9. Parallel Merkle Tree

In cryptography and computer science, a Merkle tree is a data structure where the leaf nodes store hashes of original data entries, while non-leaf nodes store hashes calculated from their child nodes. A Merkle tree can provide cryptographical authentications by verifying data retrieved from a trustless party on blockchain networks.

Arcology’s Merkle tree is a pure hash tree. In other words, it doesn’t contain any state data at all, only the hashes computed from the state data. The leaf nodes are hashes of original data entries, and non-leaf nodes contain hashes calculated from their child. The Merkle tree and original state data are no longer tangled; they are independent from one another other and each has its own dedicated data stores.

Parallel by design, Arcology’s Merkle tree achieves parallelism through a divide and conquer strategy. The entire tree is effectively divided into a number of subtrees, each containing only one part of the whole tree. The subtrees operate independently from each other both in terms of data manipulation and storage.

This design offers several key advantages:

  • Performance: Because subtrees have their own independent stores, data manipulations (eg, insertion, retrieval, hash calculations) are handled by different database servers in parallel, resulting in huge performance gains.

  • Scalability: As the network grows, so does the data. It’s much easier to add storage capacities to a distributed tree then keep everything in the same place.

  • Modularity: Hash proofs are mainly for clients to authenticate state data for external parties. The system has little use for hash proofs internally. Keeping two logically distinctive data structures helps to improve clarity and modularity.

9.1. Tree Structure

Parallelism is an effective way to achieve the maximum performance. The key is to ensure that all individual processors work in different parts of the tree without interference, allowing each task to be undertaken by an independent processor. Arcology uses a distributed parallel hash tree to provide and store Merkle proofs with no locking required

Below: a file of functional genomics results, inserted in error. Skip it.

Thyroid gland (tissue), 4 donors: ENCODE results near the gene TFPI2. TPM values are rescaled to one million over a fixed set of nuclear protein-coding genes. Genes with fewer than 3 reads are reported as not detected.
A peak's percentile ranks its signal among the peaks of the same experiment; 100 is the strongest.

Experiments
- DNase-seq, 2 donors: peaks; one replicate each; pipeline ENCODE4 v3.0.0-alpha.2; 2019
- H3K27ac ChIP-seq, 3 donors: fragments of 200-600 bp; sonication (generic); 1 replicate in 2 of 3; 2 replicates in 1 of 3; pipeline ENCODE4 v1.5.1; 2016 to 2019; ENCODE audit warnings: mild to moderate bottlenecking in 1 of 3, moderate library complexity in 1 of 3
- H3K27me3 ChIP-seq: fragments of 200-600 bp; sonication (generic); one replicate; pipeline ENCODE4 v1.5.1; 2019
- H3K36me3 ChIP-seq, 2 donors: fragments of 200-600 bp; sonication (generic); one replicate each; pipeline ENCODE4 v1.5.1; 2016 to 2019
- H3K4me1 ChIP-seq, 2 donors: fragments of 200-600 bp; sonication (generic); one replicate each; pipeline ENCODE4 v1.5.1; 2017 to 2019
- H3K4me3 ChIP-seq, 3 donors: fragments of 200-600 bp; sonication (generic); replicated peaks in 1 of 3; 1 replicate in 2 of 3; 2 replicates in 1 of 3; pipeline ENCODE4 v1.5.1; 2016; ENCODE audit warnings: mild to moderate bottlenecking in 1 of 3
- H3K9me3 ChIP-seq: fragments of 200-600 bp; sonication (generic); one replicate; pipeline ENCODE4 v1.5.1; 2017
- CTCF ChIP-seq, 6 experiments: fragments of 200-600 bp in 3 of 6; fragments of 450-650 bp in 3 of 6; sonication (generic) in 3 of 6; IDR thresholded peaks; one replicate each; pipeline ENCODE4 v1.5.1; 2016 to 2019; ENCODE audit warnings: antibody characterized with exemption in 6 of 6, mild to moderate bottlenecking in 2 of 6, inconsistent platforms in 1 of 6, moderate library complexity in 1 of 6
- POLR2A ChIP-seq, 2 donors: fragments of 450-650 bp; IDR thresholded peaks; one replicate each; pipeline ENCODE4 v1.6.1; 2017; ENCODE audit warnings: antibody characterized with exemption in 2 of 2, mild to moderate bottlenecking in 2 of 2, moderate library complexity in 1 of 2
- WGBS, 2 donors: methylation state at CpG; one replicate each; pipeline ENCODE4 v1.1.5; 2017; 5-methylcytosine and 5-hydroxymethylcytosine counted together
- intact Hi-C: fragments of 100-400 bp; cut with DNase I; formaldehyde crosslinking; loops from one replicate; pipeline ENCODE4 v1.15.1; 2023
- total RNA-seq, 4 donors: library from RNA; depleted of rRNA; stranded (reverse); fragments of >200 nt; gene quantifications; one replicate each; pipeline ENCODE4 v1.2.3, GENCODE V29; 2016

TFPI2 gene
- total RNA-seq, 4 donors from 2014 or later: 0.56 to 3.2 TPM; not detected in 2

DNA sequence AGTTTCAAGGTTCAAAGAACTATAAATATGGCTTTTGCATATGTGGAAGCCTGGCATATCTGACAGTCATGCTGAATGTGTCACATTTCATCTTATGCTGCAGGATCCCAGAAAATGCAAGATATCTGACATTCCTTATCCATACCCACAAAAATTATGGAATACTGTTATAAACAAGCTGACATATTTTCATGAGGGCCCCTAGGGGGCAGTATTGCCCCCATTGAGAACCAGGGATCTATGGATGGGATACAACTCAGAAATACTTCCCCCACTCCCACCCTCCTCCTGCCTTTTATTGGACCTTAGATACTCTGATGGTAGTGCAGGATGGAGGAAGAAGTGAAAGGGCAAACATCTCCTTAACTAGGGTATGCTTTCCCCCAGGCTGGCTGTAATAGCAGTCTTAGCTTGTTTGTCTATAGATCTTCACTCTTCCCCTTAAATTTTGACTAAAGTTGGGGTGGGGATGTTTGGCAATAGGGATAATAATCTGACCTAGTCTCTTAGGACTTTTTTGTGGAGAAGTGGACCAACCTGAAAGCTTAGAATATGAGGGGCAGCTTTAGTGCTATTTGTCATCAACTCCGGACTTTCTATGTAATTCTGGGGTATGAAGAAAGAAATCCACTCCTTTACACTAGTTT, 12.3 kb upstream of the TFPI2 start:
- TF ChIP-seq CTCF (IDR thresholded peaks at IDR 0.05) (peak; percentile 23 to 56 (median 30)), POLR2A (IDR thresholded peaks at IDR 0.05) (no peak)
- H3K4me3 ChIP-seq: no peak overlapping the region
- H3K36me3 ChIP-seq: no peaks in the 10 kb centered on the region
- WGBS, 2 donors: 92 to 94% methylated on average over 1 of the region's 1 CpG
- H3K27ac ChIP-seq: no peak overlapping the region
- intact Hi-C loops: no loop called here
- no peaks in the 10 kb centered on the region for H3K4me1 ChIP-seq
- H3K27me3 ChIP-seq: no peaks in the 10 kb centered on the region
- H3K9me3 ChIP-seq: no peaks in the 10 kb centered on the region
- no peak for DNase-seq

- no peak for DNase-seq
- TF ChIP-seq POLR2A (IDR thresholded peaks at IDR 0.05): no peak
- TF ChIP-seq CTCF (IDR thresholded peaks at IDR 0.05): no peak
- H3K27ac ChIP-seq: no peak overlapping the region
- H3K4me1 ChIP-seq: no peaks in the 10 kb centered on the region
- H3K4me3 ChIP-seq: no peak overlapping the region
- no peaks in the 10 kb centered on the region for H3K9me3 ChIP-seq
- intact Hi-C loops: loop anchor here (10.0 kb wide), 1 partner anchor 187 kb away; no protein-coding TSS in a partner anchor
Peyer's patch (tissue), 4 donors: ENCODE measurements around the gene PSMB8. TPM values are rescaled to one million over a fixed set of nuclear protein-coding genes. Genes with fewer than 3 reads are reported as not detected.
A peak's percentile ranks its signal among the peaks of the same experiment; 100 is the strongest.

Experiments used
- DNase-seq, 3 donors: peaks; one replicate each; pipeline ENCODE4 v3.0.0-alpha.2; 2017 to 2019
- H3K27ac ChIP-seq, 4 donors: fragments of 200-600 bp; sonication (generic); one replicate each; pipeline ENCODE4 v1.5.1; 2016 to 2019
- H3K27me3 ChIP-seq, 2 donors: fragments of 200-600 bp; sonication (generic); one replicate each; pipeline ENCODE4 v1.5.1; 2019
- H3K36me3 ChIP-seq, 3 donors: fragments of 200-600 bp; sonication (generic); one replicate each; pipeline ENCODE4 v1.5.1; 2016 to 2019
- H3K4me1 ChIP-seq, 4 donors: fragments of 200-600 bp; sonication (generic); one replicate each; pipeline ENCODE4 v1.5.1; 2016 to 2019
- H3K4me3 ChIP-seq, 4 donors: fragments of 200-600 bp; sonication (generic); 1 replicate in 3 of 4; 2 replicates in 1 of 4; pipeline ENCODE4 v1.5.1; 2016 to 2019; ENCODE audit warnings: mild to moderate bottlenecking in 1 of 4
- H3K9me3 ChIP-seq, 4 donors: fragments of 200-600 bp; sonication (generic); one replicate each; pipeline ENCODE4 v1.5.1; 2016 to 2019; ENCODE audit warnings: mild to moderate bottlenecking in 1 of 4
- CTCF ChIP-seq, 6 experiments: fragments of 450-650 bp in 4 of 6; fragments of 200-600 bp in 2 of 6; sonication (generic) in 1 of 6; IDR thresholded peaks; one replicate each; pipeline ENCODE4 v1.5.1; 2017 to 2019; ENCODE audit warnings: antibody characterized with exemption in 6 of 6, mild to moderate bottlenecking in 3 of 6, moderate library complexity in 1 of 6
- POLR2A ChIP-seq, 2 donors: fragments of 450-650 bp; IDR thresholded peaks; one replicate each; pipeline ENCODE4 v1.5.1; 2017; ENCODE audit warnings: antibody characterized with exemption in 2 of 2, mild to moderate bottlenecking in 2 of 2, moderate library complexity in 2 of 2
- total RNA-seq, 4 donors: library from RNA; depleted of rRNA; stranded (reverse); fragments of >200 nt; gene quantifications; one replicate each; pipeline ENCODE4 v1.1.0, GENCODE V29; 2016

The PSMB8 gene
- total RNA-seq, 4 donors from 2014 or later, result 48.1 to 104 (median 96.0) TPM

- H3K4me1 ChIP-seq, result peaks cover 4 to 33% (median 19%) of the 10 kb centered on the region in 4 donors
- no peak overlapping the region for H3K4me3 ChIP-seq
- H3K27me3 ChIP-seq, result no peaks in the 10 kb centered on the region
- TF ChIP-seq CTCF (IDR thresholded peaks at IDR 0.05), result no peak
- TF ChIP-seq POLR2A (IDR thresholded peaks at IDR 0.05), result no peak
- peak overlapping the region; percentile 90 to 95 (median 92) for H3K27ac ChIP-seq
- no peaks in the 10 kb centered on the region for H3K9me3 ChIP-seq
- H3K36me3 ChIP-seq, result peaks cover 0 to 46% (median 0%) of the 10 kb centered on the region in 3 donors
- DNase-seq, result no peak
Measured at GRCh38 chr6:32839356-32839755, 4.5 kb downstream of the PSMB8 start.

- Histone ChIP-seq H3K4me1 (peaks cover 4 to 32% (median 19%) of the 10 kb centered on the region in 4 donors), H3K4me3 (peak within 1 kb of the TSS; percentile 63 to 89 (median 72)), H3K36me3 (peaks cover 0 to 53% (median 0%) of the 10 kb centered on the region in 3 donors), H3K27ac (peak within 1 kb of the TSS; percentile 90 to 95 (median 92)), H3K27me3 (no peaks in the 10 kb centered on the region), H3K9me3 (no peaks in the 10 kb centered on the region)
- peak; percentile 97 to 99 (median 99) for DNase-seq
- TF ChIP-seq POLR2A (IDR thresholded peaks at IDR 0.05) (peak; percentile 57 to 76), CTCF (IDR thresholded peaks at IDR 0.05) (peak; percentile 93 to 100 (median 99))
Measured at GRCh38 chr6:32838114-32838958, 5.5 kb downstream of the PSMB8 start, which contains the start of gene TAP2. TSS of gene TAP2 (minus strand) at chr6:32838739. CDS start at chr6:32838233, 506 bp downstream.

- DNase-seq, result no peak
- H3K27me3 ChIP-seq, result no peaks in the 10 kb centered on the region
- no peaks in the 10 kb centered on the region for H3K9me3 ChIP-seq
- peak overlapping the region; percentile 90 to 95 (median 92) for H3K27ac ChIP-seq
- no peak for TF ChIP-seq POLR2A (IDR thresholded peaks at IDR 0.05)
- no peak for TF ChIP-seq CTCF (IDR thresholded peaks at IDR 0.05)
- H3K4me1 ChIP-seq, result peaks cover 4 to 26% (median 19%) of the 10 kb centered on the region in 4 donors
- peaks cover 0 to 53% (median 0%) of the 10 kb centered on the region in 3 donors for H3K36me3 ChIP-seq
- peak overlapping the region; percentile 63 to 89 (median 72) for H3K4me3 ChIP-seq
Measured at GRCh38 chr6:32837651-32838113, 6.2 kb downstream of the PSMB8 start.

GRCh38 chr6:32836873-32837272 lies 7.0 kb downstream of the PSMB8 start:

The total performance is dependent on the number of subtrees: the more subtree there are, better parallelism is achieved. But to make the tree manipulation both parallel and lockless, parallel processing must stop at a certain depth (or, some locking is required to avoid race condition).

The Arcology Merkle tree has a lockless parallelism design, with the tree consisting of two parts. The separation between root and child subtrees is determined by: tree depth, level of expected parallelism and a cutoff value above which nodes will be in the root subtree (and the rest will be in the child subtrees). Nodes in the root subtree point to sub root nodes of child subtrees.

Although, logically, the root subtree and child subtree belong to the same Merkle tree, both root and child subtree have their own storage and can be hosted by different storage servers. This design significantly improves performance, as workload can be distributed to multiple machines simultaneously.

9.2. Manipulation

In Arcology, writes are processed in batches. There are several steps in this insertion:

  • Pre-classification: Hash input is classified into sub groups corresponding to the subtree, based on predefined characteristics. Therefore, independent and unrelated writes are processed independently by different child subtrees.

  • Root subtree: Insert the pre-grouped hashes into child subtrees. Hashes in the same subgroup are inserted in serial order; hashes belonging to different subgroups are sent to different subtrees in parallel.

  • Child subtrees: After insertion to child subtrees, child root nodes are returned and added the root subtree as leaf nodes.

9.3. Tree Storage

It is the user’s responsibility to choose where and how the subtrees will be stored. Generally, storing the subtrees in a distributed database would be an optimal choice performance-wise.

9.4. Proof Retrieval

Reading from Arcology’s Merkle tree is quite straightforward and similar to conventional Merkle trees. The biggest difference is that Merkle proofs and original data entries are stored separately in two services.

Retrieving Merkle proofs is a four-step process:

  1. Calling the data entries from Arcology’s storage service;

  2. Recalculating entry hashes, if necessary, and sending hashes to the Merkle tree service;

  3. Using the hashes to retrieve Merkle tree proof paths from the Merkle tree service; and the Merkle tree service confirms that returned paths match the state data entries before returning them back to the requesting party.

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